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A Shortage of Labor

A Shortage of Labor - A Shortage of Labor The official...

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A Shortage of Labor The official unemployment rate in America, currently at 4.6%, is relatively low when compared with unemployment rates of previous months. This means that the number of people searching for jobs in the U.S. has been declining, and employers have been faced with a shortage of labor. There is now a smaller pool of labor, so the hiring firms have a smaller selection of applicants, implying that there is a necessity for them to be more competitive in acquiring workers. The labor shortage problem also applies to the rest of the world, as reported in “Where are All the Workers?” by Peter Coy and Jack Ewing. In economics, a shortage of labor usually means that workers are gaining more bargaining power, and they’ll be able to push for higher wages and more benefits, at least in the United States. It doesn’t work this way for the rest of the world, though. The thing is, there is no shortage of bodies to do such things as manual labor. The trouble is the inability of companies to find workers skilled enough and willing to do that work for low wages. Companies just aren’t willing to pay their employees more, no matter how much they need people. Corporate greed is manifesting itself in the massive layoffs of workers in the past months. Despite their complaints of shortages, businesses are firing their employees. This seems almost counter-intuitive. By doing this, it is obvious that these businesses are only attempting to maximize their margin of profit, and they are unwilling to pay needed employees the money they deserve. Also, in keeping down wages and even firing workers, they keep the wages of the working class down, and as we know, the laborers are also consumers. If the consumers have less disposable income, they are less inclined to buy goods and services, which means that the firms end up withholding money from themselves. This is based on the idea that everyone’s income is someone else’s expenditure, and vice versa. Less money is circulating, so the firms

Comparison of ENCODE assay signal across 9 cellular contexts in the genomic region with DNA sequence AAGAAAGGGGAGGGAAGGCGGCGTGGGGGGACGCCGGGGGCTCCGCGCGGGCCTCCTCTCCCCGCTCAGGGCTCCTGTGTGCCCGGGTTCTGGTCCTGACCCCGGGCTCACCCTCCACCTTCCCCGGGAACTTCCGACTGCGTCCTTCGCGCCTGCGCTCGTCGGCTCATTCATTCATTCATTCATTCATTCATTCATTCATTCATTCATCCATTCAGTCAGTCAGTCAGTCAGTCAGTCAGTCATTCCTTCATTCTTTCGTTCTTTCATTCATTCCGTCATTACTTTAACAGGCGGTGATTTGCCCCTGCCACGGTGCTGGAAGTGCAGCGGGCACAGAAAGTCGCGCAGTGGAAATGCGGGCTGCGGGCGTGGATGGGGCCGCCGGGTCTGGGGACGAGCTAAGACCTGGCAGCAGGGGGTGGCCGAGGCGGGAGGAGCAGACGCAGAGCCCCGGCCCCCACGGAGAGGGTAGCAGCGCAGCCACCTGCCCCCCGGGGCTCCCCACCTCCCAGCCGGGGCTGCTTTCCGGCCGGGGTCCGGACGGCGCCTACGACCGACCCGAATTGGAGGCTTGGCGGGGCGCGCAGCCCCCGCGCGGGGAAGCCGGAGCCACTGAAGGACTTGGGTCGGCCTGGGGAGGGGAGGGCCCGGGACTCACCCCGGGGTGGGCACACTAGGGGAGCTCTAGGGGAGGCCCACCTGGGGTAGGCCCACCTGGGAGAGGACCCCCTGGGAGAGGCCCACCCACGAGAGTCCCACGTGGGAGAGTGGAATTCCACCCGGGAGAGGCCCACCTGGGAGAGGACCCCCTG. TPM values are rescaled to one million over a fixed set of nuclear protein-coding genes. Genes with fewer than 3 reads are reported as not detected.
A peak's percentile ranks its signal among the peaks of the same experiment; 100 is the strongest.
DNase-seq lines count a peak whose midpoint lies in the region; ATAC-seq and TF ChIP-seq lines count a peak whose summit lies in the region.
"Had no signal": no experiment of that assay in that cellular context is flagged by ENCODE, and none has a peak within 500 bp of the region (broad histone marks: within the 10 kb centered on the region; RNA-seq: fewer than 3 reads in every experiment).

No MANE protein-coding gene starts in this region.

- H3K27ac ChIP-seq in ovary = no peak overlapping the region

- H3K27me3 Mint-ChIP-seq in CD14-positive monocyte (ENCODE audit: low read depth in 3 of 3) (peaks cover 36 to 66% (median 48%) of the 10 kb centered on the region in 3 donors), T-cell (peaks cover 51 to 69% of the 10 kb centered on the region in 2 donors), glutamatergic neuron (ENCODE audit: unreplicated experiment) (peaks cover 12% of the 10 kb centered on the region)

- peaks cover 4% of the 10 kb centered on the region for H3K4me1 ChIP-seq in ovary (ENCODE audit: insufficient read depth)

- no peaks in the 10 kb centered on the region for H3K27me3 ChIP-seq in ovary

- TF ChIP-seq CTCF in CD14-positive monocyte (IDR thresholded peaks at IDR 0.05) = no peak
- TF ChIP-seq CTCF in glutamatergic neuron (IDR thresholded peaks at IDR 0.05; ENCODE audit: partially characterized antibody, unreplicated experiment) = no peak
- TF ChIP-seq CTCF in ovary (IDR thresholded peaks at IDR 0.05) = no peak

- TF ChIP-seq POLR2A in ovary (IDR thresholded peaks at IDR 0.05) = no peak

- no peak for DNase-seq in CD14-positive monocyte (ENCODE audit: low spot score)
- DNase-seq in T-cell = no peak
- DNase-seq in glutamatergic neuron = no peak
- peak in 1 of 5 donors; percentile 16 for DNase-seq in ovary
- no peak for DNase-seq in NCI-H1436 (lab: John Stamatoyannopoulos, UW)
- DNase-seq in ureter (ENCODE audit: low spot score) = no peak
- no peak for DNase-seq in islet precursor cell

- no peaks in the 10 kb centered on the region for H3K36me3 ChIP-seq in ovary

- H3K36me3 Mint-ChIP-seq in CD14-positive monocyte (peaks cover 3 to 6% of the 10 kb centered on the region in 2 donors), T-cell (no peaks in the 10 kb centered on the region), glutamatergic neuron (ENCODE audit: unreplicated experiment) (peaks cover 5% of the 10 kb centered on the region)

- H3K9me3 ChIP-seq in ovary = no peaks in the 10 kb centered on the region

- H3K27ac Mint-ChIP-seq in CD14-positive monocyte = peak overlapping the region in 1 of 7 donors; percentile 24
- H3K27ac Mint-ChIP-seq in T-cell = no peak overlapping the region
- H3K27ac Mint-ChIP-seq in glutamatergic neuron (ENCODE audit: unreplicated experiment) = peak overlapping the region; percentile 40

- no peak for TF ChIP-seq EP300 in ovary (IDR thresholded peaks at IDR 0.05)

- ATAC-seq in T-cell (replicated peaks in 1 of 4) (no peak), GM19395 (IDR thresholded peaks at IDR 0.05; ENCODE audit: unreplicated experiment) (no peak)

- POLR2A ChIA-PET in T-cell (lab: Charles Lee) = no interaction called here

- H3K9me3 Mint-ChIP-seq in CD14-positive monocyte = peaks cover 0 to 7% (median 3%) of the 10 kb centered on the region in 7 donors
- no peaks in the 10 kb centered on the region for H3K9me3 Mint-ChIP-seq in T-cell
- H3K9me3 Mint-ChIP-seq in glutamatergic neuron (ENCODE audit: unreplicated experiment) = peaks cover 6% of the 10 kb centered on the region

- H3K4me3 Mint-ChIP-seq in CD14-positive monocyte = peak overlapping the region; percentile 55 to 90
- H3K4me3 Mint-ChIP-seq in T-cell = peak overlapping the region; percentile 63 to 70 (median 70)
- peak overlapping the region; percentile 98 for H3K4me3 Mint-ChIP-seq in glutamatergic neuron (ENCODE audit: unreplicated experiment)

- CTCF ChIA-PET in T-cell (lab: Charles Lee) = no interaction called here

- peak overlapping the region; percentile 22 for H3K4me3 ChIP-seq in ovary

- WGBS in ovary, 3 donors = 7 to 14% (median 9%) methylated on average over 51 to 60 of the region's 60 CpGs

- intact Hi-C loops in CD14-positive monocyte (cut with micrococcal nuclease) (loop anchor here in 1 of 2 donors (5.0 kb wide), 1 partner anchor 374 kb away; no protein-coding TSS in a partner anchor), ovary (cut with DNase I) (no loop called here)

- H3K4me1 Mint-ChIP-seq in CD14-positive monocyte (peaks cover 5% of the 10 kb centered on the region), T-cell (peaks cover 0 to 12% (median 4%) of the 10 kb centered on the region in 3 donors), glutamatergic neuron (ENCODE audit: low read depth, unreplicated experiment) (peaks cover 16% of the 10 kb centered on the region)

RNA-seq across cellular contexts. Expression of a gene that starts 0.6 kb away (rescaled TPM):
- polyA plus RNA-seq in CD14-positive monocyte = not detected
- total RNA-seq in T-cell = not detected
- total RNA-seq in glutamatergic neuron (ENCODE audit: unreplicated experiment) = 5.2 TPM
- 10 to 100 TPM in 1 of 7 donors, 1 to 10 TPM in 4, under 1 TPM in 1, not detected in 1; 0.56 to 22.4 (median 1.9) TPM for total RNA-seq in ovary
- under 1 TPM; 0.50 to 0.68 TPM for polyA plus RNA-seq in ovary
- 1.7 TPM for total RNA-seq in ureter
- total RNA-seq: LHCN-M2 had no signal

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end up with even less profit, and they, of course, will cut back even further on the cost of labor. It’s a vicious cycle that will continue itself as long as corporations refuse to increase the wages of their workers. For a while, firms were able to get cheaper labor by outsourcing, or moving their business to developing countries, where workers were willing to work for less. In countries such as India and China, there was already a sufficient supply of sufficiently-educated people. Because of this, employers stopped making it necessary to train their workers, probably because they were anticipating a never-ending supply of labor. They are now clearly suffering the consequences. U.S. businesses are also having difficulties that they shouldn’t be having.
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